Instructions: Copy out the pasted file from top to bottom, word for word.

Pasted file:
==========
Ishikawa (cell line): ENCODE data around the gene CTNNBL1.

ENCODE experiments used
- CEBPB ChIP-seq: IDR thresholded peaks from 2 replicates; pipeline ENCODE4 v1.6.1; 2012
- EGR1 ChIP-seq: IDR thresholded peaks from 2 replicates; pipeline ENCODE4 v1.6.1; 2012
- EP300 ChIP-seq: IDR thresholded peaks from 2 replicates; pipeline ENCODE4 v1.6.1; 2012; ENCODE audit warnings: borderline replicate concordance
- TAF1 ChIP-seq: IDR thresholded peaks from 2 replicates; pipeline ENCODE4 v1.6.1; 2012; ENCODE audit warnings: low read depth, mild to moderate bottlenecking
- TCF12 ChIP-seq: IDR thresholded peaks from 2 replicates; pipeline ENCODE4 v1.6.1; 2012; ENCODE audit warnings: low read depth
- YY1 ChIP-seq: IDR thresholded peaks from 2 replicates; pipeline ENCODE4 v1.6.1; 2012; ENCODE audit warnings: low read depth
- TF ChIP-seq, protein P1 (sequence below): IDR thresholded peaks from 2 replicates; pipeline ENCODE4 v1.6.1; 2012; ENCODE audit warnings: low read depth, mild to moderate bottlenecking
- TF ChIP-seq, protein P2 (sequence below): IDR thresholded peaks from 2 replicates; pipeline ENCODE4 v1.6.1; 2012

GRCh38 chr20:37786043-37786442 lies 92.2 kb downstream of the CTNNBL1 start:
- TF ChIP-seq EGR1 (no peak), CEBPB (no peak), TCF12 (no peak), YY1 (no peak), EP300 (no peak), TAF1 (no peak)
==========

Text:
Ishikawa (cell line): ENCODE data around the gene CTNNBL1.

ENCODE experiments used
- CEBPB ChIP-seq: IDR thresholded peaks from 2 replicates; pipeline ENCODE4 v1.6.1; 2012
- EGR1 ChIP-seq: IDR thresholded peaks from 2 replicates; pipeline ENCODE4 v1.6.1; 2012
- EP300 ChIP-seq: IDR thresholded peaks from 2 replicates; pipeline ENCODE4 v1.6.1; 2012; ENCODE audit warnings: borderline replicate concordance
- TAF1 ChIP-seq: IDR thresholded peaks from 2 replicates; pipeline ENCODE4 v1.6.1; 2012; ENCODE audit warnings: low read depth, mild to moderate bottlenecking
- TCF12 ChIP-seq: IDR thresholded peaks from 2 replicates; pipeline ENCODE4 v1.6.1; 2012; ENCODE audit warnings: low read depth
- YY1 ChIP-seq: IDR thresholded peaks from 2 replicates; pipeline ENCODE4 v1.6.1; 2012; ENCODE audit warnings: low read depth
- TF ChIP-seq, protein P1 (sequence below): IDR thresholded peaks from 2 replicates; pipeline ENCODE4 v1.6.1; 2012; ENCODE audit warnings: low read depth, mild to moderate bottlenecking
- TF ChIP-seq, protein P2 (sequence below): IDR thresholded peaks from 2 replicates; pipeline ENCODE4 v1.6.1; 2012

GRCh38 chr20:37786043-37786442 lies 92.2 kb downstream of the CTNNBL1 start:
- TF ChIP-seq EGR1 (no peak), CEBPB (no peak), TCF12 (no peak), YY1 (no peak), EP300 (no peak), TAF1 (no peak)